There’s no way for the United States to have productive talks with the Russian leader until Trump understands his adversary’s strategy and tactics, which aim to undermine Western systems and restore Soviet, whoops, Russian great power.
The irony was too rich.
President Trump meets with the Russian foreign minister the day after he fires the man who’s heading the investigation into his campaign’s possible collusion with Russia on election meddling.
You needn’t be clairvoyant to imagine what Sergei Lavrov must be thinking: “The Kremlin doesn’t need to waste time trying to undermine Americans’ faith in their institutions. Trump is doing that fine on his own.”
Trump’s decision to ax FBI Director James Comey will fray Americans’ faith in the independence of their law enforcement agencies. But it won’t — as Trump may hope — revive his dream of doing a grand political deal with Moscow. Not at all.
Only the brain dead could believe the cynical rationale given by the Trump Justice Department for the Tuesday Night Massacre. (Those under a certain age please google: Richard Nixon, 1973 Saturday Night Massacre, Watergate.)
Supposedly, Comey was fired because of incompetence in the handling of Hillary Clinton’s emails. But Trump is on video showering Comey with praise for the very acts that are at the heart of the Justice Department’s case against him: Comey’s unprofessional public criticism of Clinton and his last-minute reopening of her case just before the election.
Comey wasn’t booted because he helped Trump win the White House.
As Trump’s tweets made clear, his beef with the FBI director was that he was too independent. Comey ultimately exonerated Clinton of any crime and refuted the president’s false claims that President Barack Obama tapped his phone at Trump Tower.
But the lawman really did himself in when he confirmed to Congress in March that the FBI was investigating Trump advisers’ links to Russia. He was trying to speed up the inquiry.
The president hates this investigation, and the White House has tried to block ongoing queries in Congress. “The Russia-Trump collusion story is a total hoax; when will this taxpayer-funded charade end?” Trump fumed Monday. That was the tipoff. Comey’s head rolled on Tuesday.
All this just in time for the Lavrov visit on Wednesday, which was supposed to set the stage for a possible Trump-Putin meeting at a G-20 summit in Hamburg, Germany, in July.
We all know that the president has been chomping at the bit to engage with Putin, whom he had repeatedly praised until Russia’s election hacking (and the gas attack in Syria) made this look increasingly odd.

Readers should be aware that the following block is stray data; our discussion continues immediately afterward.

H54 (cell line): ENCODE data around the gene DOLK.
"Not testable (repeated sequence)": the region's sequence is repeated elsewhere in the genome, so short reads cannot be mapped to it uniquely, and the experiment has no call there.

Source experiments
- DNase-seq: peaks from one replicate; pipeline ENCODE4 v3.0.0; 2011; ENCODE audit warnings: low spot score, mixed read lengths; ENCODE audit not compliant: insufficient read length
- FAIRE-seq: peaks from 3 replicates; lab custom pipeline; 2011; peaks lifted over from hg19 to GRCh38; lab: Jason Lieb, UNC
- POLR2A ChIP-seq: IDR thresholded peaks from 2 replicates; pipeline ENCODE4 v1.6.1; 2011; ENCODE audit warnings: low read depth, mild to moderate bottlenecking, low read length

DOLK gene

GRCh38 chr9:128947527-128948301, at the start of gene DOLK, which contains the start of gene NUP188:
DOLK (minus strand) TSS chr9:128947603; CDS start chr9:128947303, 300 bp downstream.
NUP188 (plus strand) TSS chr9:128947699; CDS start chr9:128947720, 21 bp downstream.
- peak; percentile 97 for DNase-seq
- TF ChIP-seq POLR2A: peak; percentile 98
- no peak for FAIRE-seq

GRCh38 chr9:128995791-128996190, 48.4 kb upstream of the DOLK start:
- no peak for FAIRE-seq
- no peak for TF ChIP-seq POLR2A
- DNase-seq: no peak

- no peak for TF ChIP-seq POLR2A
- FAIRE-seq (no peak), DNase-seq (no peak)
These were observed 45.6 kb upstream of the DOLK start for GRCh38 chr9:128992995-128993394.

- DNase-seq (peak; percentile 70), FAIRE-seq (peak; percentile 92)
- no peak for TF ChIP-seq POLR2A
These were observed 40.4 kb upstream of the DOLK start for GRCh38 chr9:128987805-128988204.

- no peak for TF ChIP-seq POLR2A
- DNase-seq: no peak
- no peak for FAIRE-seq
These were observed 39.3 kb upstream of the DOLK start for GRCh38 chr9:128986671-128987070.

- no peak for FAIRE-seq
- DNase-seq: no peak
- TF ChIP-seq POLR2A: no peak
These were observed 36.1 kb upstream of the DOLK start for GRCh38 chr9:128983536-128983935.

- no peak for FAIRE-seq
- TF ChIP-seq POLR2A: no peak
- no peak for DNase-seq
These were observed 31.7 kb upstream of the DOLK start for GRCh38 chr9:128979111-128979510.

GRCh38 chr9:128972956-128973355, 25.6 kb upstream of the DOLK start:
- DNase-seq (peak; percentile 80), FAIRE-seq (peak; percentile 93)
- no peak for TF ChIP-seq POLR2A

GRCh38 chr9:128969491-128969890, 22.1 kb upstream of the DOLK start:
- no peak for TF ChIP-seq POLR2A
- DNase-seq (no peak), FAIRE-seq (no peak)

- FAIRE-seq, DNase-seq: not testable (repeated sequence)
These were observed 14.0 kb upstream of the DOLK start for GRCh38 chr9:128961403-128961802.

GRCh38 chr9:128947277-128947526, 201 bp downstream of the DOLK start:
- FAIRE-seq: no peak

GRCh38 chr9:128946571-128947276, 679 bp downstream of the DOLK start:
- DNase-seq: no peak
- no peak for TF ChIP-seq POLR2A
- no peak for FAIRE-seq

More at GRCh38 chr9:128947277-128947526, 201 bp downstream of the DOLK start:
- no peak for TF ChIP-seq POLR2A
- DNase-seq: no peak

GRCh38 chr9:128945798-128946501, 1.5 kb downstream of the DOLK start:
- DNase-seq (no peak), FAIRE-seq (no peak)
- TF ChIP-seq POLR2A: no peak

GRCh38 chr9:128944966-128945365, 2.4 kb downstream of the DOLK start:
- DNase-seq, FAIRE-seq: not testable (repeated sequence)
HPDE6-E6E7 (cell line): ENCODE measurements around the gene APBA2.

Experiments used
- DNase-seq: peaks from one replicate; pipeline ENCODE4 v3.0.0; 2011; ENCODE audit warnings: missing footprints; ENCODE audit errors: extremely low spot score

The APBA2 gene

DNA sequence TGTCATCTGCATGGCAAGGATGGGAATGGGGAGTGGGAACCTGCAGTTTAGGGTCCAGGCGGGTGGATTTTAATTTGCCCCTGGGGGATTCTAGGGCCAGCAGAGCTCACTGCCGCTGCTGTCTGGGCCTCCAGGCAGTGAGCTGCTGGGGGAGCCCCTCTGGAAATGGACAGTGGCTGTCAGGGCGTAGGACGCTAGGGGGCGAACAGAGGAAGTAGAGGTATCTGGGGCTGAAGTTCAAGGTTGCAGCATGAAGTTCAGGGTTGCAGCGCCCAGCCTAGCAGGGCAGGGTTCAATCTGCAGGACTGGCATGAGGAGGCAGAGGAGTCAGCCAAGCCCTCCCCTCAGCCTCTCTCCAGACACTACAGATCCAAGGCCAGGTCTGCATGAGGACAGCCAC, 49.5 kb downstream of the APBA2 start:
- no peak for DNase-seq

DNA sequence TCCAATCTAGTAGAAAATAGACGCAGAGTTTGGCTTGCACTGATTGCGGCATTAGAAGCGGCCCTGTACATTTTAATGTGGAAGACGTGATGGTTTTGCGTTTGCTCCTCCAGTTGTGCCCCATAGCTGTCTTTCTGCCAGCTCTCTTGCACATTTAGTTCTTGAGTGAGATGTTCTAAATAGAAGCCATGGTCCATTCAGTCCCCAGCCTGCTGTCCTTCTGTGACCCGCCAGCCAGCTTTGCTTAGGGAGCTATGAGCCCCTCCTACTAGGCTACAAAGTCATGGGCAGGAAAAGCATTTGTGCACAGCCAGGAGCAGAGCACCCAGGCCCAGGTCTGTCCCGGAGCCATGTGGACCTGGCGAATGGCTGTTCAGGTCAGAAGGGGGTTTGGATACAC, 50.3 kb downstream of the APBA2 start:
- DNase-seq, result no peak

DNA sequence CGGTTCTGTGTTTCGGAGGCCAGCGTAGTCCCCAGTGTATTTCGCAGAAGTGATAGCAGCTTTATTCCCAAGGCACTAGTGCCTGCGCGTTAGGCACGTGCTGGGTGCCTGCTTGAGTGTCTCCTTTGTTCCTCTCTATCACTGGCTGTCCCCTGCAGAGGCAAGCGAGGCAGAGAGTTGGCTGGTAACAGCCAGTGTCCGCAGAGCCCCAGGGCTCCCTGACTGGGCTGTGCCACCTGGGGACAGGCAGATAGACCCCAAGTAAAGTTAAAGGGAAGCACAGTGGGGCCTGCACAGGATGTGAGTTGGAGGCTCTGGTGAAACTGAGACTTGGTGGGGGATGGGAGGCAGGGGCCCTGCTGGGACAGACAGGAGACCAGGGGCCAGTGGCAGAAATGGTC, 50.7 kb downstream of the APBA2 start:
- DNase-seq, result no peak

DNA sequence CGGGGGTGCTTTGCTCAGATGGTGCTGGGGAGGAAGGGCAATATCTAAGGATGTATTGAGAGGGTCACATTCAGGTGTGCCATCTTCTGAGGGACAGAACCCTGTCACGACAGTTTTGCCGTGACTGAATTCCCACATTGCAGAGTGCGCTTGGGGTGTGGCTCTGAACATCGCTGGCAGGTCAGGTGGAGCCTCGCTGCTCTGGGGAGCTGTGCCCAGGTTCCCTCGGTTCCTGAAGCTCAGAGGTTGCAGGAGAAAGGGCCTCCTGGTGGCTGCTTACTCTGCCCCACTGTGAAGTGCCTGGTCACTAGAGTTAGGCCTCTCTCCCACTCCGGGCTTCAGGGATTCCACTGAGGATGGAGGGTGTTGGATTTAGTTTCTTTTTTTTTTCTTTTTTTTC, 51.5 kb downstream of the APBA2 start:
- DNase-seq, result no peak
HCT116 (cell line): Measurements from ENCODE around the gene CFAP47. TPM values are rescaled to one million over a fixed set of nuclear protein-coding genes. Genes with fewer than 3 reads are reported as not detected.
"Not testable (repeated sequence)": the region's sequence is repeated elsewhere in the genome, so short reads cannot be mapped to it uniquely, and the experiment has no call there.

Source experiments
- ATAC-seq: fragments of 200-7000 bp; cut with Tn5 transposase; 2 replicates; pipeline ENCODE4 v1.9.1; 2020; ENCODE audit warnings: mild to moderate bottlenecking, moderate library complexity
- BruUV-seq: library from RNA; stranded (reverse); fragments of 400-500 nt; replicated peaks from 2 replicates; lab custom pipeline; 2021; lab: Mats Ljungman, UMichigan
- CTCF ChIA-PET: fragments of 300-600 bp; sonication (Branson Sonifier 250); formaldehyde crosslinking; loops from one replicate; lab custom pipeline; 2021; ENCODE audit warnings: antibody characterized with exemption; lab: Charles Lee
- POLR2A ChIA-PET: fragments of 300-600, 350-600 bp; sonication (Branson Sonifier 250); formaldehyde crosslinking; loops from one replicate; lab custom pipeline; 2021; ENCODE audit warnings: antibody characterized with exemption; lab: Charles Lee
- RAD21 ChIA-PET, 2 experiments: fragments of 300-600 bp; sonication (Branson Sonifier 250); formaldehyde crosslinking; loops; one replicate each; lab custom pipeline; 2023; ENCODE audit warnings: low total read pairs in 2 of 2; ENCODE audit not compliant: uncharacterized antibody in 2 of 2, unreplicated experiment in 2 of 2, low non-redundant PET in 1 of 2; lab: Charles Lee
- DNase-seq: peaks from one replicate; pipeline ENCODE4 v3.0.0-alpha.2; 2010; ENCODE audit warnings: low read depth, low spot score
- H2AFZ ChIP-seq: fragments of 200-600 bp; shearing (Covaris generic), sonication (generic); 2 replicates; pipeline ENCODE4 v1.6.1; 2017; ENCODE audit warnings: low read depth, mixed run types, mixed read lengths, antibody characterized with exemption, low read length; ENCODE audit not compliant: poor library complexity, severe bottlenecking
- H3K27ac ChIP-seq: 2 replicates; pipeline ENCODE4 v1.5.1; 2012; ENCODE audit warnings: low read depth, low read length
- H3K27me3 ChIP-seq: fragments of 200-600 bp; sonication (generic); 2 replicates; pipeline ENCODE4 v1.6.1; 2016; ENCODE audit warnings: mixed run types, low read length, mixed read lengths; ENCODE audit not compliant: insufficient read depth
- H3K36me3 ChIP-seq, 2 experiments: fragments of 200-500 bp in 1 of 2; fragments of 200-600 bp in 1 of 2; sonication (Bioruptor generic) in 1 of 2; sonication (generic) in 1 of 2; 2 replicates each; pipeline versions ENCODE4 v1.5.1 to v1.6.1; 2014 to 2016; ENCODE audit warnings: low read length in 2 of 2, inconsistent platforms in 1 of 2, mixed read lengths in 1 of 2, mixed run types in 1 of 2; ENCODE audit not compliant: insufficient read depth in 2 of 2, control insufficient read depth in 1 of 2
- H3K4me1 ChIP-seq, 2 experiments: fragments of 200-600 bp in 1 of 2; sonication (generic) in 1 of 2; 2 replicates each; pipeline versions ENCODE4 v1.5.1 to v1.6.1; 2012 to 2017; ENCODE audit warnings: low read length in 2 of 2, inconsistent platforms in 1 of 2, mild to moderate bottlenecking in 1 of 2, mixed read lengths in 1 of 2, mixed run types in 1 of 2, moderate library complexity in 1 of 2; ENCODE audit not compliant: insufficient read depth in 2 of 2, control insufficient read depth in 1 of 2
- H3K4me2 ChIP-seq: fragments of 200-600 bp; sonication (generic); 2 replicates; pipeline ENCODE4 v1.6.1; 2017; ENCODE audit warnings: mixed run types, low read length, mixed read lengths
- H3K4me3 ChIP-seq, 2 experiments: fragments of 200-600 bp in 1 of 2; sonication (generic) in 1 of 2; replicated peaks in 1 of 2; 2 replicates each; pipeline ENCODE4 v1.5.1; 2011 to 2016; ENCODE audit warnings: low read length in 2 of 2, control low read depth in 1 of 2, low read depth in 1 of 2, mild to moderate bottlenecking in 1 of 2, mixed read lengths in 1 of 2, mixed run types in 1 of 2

“One reason Trump had to walk back” his campaign talk of grand bargains with Putin is “because of all these investigations,” says Angela Stent, author of “The Limits of Partnership: US-Russian Relations in the Twenty-First Century.” So long as these investigations continue, it won’t be easy to move U.S.-Russian relations forward.
But there’s no way for the United States to have productive talks with Putin until Trump understands his adversary’s strategy and tactics, which aim to undermine Western systems and restore Soviet, whoops, Russian great power.
In other words, the investigation of Russian hacking is about something far bigger than the election outcome, which, excuse me, Hillary, didn’t turn on Russia’s machinations. It is about Russian policy toward the West, and Putin’s efforts to undermine the West’s faith in its own institutions. It is about Kremlin support for populist leaders who play fast and loose with democratic niceties. (Putin just failed in his backing of French populist Marine Le Pen.)
Instead of standing firm against such Russian ploys, Trump has steadfastly denied them. When Lavrov emerged from the State Department, he denied any Russian cyberhacking and said the president never raised the issue with him. This is why so many Democrats believe the president was complicit. His firing of Comey seems to confirm he has something to hide.
I believe an unimpeded FBI inquiry might well have found no outright Trump team collusion in Moscow’s meddling. But it would have confirmed that Trump surrounded himself with a number of disreputable advisers who had shady and possible illegal dealings with Russian operatives and officials.
It would have shone a spotlight on the reason why many Americans believe the Trump team colluded with Russia: Trump’s unremitting campaign praise of Putin, his call for Russia to hack Clinton’s emails, his past pursuit of development deals in Russia.
With the firing of Comey, we’ll never know.
Who can now believe the FBI — or Republican-led committees in Congress — will be allowed to conduct an honest investigation? Trump has guaranteed this issue will continue to haunt any dealings with Russia — unless the Justice Department appoints an independent counsel, or Congress sets up an independent investigation. No sign the president, or GOP leaders, will sign off on that.
When Foreign Minister Lavrov emerged from the U.S. Department of State, a reporter shouted, “What do you think of the firing of Comey?” Lavrov, with a straight face, shot back, “You’re kidding.”
My guess is he was already preparing his memo to Putin: “These Americans are amazing. They just keep devouring themselves. We can call off the cyber attacks.”